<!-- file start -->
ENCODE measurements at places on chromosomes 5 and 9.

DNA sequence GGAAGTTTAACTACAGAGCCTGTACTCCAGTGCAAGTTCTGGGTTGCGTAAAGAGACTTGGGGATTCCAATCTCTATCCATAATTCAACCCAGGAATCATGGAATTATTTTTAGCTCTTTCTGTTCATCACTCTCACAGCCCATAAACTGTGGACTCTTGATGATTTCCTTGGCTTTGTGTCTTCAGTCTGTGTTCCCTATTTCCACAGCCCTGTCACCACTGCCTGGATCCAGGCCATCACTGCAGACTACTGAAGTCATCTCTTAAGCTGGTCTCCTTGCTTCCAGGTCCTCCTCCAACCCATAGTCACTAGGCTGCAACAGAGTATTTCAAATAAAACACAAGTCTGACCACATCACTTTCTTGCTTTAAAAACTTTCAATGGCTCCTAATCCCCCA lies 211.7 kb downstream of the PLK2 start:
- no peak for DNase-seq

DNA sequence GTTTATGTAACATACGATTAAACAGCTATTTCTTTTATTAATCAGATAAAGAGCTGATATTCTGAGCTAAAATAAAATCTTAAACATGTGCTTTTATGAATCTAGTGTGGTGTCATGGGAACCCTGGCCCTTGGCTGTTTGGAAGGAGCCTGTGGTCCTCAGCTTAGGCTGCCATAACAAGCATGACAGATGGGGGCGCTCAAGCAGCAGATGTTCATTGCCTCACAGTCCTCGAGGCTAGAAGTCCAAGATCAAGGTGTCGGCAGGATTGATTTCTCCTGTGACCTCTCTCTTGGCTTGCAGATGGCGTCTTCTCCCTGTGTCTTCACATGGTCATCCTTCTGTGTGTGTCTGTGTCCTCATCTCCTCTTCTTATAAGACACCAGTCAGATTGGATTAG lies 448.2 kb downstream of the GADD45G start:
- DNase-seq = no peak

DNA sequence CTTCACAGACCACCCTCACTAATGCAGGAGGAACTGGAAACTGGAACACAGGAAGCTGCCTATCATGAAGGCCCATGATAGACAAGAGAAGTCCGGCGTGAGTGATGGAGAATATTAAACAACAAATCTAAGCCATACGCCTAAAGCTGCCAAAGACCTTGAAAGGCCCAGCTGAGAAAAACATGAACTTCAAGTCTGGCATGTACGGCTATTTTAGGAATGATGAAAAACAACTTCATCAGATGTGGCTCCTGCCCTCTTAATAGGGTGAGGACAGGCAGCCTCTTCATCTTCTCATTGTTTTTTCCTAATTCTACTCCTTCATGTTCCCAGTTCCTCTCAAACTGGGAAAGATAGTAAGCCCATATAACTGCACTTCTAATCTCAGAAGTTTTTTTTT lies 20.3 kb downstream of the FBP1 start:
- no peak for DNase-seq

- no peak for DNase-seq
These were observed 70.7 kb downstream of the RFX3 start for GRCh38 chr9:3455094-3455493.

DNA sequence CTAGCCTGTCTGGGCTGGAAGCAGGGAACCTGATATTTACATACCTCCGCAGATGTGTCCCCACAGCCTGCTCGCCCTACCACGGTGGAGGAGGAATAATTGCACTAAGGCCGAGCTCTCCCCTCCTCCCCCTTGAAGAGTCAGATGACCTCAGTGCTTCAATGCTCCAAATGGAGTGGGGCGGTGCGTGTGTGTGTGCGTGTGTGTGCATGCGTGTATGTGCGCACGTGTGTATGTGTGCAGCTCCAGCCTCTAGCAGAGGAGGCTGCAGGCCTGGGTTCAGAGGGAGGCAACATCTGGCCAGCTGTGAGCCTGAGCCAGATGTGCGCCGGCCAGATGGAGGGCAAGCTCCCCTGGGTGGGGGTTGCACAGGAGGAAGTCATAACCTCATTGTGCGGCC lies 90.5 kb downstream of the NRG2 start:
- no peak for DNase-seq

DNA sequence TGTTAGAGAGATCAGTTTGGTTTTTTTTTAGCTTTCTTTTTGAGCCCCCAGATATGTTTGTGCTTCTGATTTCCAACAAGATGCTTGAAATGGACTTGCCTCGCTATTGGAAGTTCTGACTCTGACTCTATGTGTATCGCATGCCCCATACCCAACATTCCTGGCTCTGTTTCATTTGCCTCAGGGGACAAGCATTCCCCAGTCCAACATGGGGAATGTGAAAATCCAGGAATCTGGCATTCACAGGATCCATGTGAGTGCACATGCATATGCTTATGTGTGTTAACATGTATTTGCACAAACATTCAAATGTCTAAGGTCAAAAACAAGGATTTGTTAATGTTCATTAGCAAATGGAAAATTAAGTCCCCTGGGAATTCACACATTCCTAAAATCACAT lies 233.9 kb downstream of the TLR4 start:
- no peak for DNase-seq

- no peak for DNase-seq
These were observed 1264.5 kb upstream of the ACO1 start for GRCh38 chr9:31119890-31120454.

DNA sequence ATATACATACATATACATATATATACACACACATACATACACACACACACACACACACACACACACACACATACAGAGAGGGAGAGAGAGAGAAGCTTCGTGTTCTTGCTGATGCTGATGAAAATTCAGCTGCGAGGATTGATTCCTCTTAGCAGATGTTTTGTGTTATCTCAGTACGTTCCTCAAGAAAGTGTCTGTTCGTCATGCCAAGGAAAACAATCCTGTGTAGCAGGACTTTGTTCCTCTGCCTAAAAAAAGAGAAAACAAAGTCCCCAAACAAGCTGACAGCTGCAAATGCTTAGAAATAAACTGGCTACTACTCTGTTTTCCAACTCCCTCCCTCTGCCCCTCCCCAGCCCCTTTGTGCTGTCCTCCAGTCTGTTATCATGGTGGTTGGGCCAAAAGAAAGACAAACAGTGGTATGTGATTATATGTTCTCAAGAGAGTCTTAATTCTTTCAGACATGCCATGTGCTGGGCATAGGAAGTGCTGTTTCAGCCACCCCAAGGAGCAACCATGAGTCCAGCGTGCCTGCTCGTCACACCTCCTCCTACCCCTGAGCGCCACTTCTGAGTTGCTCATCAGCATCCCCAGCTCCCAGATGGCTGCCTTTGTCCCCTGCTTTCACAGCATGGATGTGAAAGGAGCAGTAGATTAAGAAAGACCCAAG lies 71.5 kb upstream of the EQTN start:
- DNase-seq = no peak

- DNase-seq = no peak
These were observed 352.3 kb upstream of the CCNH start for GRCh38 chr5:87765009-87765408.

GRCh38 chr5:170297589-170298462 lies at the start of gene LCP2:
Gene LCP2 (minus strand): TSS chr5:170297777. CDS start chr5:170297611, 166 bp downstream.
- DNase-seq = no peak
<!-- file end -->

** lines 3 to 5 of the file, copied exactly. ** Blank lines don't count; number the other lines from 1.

- no peak for DNase-seq

DNA sequence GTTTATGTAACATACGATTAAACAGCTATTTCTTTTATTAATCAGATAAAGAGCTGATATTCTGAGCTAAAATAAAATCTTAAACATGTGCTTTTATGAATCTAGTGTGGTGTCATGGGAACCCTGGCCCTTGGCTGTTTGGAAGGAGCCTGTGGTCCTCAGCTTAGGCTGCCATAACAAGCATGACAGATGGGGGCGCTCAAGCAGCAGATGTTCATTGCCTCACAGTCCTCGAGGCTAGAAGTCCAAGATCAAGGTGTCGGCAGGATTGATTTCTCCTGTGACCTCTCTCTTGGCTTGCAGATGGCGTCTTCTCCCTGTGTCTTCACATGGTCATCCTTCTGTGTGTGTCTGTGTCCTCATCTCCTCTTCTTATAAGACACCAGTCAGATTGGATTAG lies 448.2 kb downstream of the GADD45G start:
- DNase-seq = no peak